Pieces of Yayoi Kusama’s popular “Yellow Pumpkin,” long-installed on a pier until it was washed out to sea on by a typhoon on Monday, have been recovered on the coast of Japan.
Located in Naoshima, an island town in Kagawa Prefecture, the work has been a tourist magnet since 1994. Over six feet tall and eight feet wide, the hollow polka-dotted sculpture came ashore in 3 pieces after rough weather from Typhoon Lupit toppled it from a bolted base on an ocean pier. Footage of the pumpkin pummeled by waves went viral on social media.
“We are currently checking its broken condition and are reviewing if it can be restored to its original state or whether it should be recreated anew,” said a representative of Benesse Holdings Inc., the education company that owns the piece.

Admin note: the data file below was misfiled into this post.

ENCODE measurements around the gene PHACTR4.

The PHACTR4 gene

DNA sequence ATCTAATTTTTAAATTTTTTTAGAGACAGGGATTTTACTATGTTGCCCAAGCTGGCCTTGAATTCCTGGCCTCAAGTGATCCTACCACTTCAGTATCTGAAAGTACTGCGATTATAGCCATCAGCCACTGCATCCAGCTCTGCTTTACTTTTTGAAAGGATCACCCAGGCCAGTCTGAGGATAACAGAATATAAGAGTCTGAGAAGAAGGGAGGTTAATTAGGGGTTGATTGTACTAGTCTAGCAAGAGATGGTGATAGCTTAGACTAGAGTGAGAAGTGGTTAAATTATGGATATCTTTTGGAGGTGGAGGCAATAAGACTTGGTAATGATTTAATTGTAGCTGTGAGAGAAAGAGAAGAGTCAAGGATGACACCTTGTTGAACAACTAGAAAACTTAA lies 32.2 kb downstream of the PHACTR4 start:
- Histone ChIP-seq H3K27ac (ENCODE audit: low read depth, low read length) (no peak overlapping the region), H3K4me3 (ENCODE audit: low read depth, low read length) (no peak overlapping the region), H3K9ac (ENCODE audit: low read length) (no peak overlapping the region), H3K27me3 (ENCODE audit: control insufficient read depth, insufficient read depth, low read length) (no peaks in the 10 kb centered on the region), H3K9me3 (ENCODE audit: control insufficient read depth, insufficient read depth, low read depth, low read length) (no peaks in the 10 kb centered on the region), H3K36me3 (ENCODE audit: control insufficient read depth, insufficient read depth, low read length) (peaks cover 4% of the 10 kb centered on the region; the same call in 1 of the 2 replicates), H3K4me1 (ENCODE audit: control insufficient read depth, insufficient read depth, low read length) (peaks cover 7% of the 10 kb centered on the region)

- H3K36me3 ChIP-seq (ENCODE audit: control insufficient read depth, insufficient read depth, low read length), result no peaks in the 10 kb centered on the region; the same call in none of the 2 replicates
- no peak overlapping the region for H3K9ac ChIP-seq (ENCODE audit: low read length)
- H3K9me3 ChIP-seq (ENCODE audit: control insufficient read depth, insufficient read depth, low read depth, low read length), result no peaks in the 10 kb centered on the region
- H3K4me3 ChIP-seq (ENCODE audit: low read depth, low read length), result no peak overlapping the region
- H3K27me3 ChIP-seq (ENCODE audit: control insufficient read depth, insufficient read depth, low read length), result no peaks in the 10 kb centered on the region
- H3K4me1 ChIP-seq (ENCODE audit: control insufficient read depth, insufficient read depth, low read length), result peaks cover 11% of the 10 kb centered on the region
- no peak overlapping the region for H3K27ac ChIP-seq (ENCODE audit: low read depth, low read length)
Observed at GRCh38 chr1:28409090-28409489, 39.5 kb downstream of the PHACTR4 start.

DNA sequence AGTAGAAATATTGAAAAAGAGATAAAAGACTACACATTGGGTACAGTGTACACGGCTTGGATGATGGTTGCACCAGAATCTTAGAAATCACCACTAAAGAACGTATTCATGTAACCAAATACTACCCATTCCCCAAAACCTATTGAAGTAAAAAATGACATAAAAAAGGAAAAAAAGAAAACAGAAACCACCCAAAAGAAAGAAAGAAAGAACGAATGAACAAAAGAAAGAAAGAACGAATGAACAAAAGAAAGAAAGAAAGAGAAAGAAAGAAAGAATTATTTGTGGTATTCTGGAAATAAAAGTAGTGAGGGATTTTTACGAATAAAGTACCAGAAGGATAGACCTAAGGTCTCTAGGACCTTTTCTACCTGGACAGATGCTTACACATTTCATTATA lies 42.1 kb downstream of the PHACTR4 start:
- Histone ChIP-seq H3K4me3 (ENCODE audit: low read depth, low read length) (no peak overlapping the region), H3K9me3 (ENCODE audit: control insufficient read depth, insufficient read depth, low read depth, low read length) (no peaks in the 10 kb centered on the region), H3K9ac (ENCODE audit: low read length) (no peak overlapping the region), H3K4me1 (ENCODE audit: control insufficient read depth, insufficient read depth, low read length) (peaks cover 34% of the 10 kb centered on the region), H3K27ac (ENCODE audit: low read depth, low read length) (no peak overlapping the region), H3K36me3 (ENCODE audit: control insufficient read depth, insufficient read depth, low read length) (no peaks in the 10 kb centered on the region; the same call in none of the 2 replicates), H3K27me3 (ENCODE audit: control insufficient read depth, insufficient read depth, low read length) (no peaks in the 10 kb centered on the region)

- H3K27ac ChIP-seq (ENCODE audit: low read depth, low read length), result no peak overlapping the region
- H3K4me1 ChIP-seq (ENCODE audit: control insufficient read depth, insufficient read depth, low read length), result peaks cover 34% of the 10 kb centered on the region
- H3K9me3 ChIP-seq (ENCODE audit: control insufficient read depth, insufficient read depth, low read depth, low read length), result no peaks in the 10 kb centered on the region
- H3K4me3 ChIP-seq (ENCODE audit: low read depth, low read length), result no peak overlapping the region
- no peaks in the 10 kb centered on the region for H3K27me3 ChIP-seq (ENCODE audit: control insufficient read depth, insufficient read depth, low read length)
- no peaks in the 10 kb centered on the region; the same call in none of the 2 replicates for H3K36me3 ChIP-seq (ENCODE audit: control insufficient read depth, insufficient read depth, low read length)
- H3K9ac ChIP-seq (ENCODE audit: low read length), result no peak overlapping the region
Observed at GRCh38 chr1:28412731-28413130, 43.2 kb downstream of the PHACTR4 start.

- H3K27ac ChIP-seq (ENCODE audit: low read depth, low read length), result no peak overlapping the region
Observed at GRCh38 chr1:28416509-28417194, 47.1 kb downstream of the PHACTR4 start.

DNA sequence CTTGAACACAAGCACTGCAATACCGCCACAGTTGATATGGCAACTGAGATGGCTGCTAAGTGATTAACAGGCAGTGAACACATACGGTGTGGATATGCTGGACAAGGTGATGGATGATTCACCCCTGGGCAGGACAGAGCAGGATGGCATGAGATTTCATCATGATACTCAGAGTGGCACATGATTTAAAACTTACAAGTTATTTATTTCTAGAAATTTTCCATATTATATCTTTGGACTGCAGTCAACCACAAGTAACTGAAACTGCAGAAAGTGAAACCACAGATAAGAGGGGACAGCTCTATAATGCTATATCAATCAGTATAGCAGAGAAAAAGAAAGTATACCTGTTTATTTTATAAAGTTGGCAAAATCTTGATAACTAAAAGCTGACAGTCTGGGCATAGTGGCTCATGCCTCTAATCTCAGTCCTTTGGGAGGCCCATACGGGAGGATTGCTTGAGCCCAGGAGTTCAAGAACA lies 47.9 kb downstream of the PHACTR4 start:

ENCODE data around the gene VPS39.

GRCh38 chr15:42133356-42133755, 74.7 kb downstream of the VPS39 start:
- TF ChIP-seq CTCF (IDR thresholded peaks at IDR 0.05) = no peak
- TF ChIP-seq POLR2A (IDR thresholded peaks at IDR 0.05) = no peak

According to a Benesse catalogue, “the work was one of the largest pumpkins Kusama had made up to that point , and it was also her first sculpture created with an initial intention to be exhibited in [the] open-air… Kusama’s Pumpkin painted in yellow with black dots continuously changes the everyday landscape into something new.”
Staff at the Benesse Art Site typically store outdoor artworks ahead of typhoons, but did not get to the piece in time.
Naoshima, dubbed "Art Island," features additional artworks, including Kusama's “Red Pumpkin,” which visitors can enter inside.